Since the end 2019, some ransomware groups have begun threatening to release sensitive victim’s data if their ransomware demand are not met. Maze went a step further and set up a dedicated website to publicly shame victims and leak data. More groups, including NetWalker, are now maintaining their own leak websites on the clearnet or on tor hidden services. DarkLab is currently tracking 13 ransomware leak websites, highlighting the rapidly increasing scale of this crypt and leak trend.

This new pressure tactic by ransomware operators has significant implications for companies. Previously, an efficient back-up policy would potentially guarantee a timely recovery from ransomware attacks. Now that ransomware groups also leak data, back-ups are not enough anymore. Organisations must ensure that sound cyber security hygiene is maintained at all times to prevent a ransomware intrusion from taking place at all.

Maze

Maze ransomware appeared in May 2019, but it began leaking victim’s data only in 2020. The group maintains two sites, one to publish victim data (see figure 1), the other to communicate with its victims and let them decrypt some test files (see figure 2). Both have a back-up tor hidden service counterpart to avoid take down by law enforcement.

Figure 1 – redacted screenshot of Maze ransomware leak site

Figure 2 – Screenshot of Maze ransomware chat site

Figure 3 – Geography of Maze’s victims posted on their site

Figure 4 – Sectorial breakdown of Maze’s victims posted on their site

NetWalker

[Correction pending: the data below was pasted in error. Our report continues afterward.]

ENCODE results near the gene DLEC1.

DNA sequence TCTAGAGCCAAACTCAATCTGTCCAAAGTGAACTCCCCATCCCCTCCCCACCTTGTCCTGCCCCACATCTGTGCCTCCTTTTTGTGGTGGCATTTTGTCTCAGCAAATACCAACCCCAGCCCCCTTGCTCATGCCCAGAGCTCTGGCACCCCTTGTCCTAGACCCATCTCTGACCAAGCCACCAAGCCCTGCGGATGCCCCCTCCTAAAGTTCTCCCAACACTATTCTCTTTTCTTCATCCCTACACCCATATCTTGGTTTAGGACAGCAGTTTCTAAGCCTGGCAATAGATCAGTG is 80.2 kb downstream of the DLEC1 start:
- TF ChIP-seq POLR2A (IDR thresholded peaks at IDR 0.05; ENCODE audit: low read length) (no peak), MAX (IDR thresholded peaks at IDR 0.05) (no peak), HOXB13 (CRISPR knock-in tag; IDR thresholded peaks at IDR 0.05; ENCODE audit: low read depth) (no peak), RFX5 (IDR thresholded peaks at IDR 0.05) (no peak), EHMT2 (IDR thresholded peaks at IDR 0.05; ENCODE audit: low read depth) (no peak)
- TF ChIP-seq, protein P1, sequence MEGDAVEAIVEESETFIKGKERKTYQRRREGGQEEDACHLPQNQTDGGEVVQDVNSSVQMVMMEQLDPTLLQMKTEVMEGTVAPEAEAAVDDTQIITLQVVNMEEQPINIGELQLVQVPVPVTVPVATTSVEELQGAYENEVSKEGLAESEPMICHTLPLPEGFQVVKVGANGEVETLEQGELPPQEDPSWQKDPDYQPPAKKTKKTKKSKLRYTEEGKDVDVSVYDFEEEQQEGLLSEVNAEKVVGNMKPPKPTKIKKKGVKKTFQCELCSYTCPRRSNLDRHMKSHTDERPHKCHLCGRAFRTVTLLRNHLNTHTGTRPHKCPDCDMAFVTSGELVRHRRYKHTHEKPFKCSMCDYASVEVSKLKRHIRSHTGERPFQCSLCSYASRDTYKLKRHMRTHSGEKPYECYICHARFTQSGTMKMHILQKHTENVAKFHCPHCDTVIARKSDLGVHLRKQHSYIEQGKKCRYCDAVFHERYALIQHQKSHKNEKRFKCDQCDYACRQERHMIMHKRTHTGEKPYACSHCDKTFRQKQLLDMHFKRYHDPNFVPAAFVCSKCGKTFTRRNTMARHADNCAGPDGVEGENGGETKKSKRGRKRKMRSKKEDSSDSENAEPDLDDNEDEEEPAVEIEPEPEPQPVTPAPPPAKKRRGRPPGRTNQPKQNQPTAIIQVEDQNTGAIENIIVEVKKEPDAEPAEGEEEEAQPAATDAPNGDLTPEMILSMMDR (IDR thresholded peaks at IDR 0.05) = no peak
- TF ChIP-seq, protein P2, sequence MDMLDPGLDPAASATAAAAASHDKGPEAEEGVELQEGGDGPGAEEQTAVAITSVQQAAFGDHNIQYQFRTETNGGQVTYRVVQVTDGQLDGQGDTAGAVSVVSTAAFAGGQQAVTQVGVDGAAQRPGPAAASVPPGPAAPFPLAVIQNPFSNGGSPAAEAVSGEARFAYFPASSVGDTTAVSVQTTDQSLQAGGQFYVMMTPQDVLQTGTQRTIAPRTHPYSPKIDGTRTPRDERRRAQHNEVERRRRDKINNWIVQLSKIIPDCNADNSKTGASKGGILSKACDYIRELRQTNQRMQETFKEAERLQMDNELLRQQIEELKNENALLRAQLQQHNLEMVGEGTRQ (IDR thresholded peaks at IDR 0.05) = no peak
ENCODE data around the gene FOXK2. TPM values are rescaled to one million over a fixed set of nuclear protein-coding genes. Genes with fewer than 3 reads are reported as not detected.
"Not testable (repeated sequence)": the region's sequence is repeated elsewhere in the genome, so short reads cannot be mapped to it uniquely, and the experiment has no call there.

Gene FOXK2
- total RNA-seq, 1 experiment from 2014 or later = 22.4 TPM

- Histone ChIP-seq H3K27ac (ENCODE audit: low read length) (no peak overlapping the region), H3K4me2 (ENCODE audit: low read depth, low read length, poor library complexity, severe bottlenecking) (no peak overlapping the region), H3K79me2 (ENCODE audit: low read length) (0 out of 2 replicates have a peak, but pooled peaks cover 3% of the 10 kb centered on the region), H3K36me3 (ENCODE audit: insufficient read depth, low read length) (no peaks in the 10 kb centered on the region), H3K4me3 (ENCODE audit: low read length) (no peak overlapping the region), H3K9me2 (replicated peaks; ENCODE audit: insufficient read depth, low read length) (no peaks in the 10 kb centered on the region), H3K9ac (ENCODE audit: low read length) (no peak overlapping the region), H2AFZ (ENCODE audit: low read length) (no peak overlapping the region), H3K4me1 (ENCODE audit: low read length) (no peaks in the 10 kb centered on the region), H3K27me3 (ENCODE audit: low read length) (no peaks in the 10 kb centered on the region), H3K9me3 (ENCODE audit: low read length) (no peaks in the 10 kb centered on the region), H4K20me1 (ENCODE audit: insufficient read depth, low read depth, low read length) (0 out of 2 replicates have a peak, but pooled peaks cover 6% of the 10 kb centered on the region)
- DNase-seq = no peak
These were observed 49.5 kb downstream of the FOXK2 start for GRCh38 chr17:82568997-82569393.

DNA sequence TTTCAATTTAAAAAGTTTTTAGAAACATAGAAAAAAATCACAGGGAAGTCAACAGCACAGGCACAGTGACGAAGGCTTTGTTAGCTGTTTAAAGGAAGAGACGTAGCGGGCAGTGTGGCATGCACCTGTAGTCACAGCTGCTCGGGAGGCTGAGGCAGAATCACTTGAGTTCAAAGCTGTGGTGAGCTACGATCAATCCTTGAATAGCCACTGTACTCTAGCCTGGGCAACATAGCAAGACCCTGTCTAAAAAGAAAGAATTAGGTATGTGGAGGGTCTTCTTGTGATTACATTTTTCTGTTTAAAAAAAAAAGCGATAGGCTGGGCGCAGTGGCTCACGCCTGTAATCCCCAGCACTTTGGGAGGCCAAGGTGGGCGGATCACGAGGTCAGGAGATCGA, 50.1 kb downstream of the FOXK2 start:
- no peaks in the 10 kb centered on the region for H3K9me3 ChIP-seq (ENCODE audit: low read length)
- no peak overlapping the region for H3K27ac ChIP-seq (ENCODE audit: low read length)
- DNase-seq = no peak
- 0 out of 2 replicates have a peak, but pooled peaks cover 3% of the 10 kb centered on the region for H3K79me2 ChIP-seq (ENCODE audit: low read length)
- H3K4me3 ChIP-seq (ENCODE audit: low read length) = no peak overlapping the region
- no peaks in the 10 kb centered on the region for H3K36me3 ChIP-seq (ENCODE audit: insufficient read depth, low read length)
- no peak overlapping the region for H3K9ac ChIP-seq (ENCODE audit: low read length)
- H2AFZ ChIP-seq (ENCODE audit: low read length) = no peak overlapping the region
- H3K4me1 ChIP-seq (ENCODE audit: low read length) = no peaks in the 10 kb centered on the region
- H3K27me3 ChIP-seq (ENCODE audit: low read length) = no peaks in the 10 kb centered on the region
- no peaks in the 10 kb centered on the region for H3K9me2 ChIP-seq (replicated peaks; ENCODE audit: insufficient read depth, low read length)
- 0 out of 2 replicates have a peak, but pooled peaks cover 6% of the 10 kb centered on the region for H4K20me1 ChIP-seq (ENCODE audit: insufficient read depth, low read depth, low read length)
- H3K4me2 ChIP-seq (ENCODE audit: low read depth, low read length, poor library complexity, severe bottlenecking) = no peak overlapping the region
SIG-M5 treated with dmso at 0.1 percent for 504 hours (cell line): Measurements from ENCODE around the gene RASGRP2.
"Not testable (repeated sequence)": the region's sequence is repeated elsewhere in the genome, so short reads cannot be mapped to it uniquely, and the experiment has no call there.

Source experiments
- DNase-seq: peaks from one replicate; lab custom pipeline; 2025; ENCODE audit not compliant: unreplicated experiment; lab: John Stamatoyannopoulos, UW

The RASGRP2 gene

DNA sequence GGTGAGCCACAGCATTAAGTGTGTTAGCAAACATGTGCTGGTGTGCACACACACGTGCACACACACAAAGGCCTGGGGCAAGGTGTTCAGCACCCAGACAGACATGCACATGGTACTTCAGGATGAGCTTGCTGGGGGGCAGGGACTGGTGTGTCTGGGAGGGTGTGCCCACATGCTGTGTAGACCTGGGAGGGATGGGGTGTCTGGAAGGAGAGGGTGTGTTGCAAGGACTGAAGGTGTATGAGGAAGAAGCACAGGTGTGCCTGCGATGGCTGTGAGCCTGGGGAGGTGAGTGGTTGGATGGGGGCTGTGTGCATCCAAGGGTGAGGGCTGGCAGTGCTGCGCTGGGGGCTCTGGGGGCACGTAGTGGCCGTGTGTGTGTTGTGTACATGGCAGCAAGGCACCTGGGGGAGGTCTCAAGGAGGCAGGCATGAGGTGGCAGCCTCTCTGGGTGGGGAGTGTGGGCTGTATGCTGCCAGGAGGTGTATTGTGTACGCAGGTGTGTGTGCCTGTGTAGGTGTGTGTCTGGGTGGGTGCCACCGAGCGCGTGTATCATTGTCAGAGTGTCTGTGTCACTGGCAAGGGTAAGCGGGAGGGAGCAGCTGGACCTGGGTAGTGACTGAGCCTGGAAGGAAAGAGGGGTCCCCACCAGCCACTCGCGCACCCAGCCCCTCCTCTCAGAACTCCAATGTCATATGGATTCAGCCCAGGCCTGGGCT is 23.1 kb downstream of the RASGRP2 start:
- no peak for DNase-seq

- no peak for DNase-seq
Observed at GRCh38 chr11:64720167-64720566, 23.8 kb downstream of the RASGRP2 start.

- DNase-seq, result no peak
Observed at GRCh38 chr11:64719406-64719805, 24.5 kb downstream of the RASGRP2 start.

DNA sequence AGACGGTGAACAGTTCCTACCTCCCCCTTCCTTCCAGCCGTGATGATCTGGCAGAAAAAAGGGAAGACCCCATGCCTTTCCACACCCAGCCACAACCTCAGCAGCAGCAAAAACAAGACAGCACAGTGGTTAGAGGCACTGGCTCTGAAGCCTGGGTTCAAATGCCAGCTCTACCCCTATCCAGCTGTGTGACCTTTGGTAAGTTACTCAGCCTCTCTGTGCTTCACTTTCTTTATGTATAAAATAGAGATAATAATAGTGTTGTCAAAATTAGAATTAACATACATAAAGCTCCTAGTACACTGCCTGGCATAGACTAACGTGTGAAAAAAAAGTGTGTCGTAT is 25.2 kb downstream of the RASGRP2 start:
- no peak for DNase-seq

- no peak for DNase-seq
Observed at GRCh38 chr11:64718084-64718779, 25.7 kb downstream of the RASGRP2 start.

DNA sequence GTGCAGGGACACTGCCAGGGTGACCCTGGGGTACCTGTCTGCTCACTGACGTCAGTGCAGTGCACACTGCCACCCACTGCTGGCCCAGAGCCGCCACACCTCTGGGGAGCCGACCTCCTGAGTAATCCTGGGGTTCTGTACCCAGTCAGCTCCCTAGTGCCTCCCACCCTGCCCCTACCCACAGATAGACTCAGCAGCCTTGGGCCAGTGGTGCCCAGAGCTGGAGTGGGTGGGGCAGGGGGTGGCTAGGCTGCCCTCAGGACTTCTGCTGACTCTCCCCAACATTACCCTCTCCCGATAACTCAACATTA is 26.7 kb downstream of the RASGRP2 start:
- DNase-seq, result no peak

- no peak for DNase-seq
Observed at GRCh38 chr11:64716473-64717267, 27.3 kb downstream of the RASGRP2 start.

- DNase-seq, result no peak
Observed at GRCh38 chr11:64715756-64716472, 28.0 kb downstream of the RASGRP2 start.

NetWalker ransomware is based on a previous variant called Mailto and was rebranded in its current name in March 2020, despite little change in its code. The developers of NetWalker recruit affiliates on Russian-language cybercriminal forums and particularly look for individuals with network intrusion experience. The group has allegedly been very successful since its inception. NetWalker developers claimed to have gained millions of US dollars since March, although it remains unclear whether this is just an exaggeration to attract more affiliates to their program or not.

NetWalker also operates a website that lists their victims and leaks their data. We noticed that the group behind NetWalker selectively deletes victims’ entries from their website overtime, so the range of targeted organisations is likely more extensive than that presented in the graphs below.

Figure 5 – Redacted screenshot of NetWalker ransomware leak site

Figure 6 – Geographical breakdown of NetWalker’s victims posted on their site, more have likely been targeted and not posted online or deleted from existing victims’ list

Figure 7 – Sectorial breakdown of NetWalker’s victims posted on their site, more sectors have likely been targeted

Observed tactics, techniques, and procedures

DarkLab incident response investigations found that operators of both Maze and Ransomware exploited a known Pulse Secure VPN vulnerability – CVE-2019-11510 – to gain initial access to victims in Hong Kong. The same vulnerability has been exploited by multiple ransomware groups against other high profile targets, including by Sodinokibi against Travelex in January.